3. Watch who you tell
Ever find yourself in the break room at work biting into a delicious chocolaty something-or-other, only to hear your coworker kindly (or not) reminding you “I thought you gave up chocolate on that new diet you started in January?!” If you decide to recruit support people and form an accountability team, be careful. It could come back to bite you. The best support people are those who already exist as cheerleaders for your well-being and who encourage you without shaming you.
4. Focus on including foods rather than excluding foods
Focusing on what we feel we shouldn’t eat is one way to approach eating. Another is focusing on what we want to be sure we are including. Changing the way we approach food and emphasizing what we want to include rather than exclude puts a more positive spin on it, leading to an overall more positive eating attitude and increased probability of new year’s resolution success. Compare these statements: “I’m going to eliminate all sweets in order to be healthier this year”. Versus: “I’m going to aim for including at least five servings of fruits/vegetables each day”. When you include, rather than exclude, you’re not only better setup for success, but the food you were tempted to exclude will likely be eaten in moderation as a result of having made room for the food you were focused on including.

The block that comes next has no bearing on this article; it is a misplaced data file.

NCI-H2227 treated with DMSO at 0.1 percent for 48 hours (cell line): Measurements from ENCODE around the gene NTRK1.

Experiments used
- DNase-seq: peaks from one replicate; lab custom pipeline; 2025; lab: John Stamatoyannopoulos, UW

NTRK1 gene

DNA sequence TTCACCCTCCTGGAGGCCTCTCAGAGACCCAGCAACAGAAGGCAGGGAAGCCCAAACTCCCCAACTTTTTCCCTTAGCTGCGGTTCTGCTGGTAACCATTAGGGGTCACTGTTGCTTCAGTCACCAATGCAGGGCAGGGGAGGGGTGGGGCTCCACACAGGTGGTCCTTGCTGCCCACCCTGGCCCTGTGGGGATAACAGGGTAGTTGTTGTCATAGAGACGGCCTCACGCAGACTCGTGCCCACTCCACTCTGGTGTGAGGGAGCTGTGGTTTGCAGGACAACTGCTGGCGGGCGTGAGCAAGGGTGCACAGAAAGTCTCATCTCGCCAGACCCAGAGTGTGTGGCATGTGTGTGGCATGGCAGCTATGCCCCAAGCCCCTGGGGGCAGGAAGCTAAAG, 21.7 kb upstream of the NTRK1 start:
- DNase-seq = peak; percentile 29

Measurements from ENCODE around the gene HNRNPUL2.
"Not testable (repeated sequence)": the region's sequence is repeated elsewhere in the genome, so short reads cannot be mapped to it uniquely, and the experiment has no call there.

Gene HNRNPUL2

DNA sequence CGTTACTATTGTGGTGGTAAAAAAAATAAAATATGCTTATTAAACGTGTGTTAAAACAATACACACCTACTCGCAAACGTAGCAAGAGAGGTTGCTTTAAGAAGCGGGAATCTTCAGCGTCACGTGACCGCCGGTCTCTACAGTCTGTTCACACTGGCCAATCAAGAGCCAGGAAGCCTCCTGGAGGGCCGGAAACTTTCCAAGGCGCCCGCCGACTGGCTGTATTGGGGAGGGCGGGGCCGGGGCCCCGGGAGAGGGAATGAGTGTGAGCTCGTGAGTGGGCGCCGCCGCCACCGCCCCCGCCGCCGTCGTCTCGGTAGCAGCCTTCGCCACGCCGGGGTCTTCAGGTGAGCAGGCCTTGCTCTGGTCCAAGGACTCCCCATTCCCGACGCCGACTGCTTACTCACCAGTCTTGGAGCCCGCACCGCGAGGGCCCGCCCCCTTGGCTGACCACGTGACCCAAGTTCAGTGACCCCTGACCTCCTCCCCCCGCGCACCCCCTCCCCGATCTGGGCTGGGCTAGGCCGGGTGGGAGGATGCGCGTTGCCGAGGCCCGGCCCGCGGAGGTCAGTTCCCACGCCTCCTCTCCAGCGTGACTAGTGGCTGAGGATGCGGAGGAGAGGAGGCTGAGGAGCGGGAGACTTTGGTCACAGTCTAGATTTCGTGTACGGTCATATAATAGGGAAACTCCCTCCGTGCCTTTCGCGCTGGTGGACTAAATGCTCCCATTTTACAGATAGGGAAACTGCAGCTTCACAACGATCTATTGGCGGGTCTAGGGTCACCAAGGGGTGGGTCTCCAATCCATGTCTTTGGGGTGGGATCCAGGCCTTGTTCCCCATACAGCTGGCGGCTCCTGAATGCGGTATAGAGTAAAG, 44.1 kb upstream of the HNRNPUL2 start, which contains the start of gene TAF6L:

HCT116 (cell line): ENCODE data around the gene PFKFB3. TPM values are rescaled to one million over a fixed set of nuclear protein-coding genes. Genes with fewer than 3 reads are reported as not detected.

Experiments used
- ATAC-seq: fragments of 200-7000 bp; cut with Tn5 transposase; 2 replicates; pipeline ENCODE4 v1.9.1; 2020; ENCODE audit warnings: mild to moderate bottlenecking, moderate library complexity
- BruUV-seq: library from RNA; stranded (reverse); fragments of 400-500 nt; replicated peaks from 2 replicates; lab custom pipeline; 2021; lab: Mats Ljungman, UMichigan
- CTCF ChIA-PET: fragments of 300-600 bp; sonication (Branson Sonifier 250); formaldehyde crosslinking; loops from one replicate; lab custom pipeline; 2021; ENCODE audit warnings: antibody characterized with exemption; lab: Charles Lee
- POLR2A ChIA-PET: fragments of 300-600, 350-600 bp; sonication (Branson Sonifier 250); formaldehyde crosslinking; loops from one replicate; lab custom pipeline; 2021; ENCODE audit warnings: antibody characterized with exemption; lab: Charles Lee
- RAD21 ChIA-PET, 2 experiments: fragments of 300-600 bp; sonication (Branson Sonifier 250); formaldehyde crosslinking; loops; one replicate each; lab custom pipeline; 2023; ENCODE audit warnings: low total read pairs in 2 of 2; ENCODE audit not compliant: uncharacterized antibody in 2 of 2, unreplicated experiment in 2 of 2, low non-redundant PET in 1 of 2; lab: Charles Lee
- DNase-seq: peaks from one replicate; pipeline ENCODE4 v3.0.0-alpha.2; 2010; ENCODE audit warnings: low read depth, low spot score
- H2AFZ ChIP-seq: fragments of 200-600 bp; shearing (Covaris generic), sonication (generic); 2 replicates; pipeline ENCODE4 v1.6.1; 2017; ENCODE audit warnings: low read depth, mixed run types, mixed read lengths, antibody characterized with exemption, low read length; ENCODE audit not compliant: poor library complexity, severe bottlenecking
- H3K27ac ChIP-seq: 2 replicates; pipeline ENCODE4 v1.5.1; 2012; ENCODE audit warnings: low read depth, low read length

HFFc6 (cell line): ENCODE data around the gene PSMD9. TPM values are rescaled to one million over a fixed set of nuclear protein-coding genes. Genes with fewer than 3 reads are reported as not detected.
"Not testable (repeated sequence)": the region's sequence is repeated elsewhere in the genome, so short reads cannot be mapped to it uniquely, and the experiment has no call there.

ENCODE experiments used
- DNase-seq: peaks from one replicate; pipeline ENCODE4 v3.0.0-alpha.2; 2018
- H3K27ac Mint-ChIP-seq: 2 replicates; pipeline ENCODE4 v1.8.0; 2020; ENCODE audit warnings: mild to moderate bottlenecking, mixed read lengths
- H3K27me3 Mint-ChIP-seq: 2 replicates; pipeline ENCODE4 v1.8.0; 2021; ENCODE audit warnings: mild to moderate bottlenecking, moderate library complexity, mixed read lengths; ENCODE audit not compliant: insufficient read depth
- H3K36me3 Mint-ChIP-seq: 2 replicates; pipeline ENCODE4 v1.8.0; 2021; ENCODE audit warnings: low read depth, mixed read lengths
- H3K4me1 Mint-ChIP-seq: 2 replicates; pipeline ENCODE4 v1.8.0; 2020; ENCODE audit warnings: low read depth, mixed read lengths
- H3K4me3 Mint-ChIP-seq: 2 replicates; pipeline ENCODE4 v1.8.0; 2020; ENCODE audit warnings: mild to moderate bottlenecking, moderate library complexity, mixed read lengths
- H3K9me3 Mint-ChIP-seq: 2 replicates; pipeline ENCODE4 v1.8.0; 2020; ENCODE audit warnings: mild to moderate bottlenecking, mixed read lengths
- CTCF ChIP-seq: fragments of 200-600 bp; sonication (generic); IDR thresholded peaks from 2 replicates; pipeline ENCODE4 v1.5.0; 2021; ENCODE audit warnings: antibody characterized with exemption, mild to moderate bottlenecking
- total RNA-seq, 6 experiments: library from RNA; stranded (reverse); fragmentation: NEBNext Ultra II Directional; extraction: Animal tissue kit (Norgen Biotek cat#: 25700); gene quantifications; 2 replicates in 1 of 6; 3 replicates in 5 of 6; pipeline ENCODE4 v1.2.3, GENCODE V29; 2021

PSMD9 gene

5. Look at last year
Each Saturday morning at 9:00am my iphone alerts me to “put away your phone”. My New Year’s Resolution last year was to be phone-free all weekend. I made this resolution in the hopes of becoming less distracted by texts, by calendar items, and by having instant access to Siri with any questions I had. I thought this would help me be more present with my kids. I even bought a nice little notebook and pen to carry with me so I could jot down my grocery list or other reminders the old fashioned way – on paper. I also realized I would need a watch to tell time with without my phone around. I was successful and accomplished everything I wanted to. I was less distracted and more present with my family and it was actually pretty nice being unreachable at times. The positive reinforcement of my intention was there and was very satisfying. When then did my resolution last only four weeks or so? When the alert at 9:00am on Saturdays comes up, I just ignore it.
Last year’s “failures” may be failures because you simply had bad resolutions to begin with, in which case you ought to ditch those ideas and avoid repeating the same resolutions this year. But other goals may have failed not because the goal was too big or unrealistic, but for reasons more mysterious. As with my cell phone goal, which I do plan to attempt again, sometimes it’s one or two aspects of the goal that did not work but not enough broken parts to throw the entire goal out the window. Previous years’ resolutions can be viewed as experiments and previous “failures” can be looked at as data gathered. I know my cell phone goal is something I want to and can achieve and I’m going to spend some time looking at why things previously fell apart, identify where I could tweak it to make it more doable, then try again.
Are you about to repeat a previous New Year’s Resolution? Did you make the same New Year’s Resolution last year? If you did and weren’t successful, what happened? Using past experience as data that can inform your goal-making this year can be a very helpful move.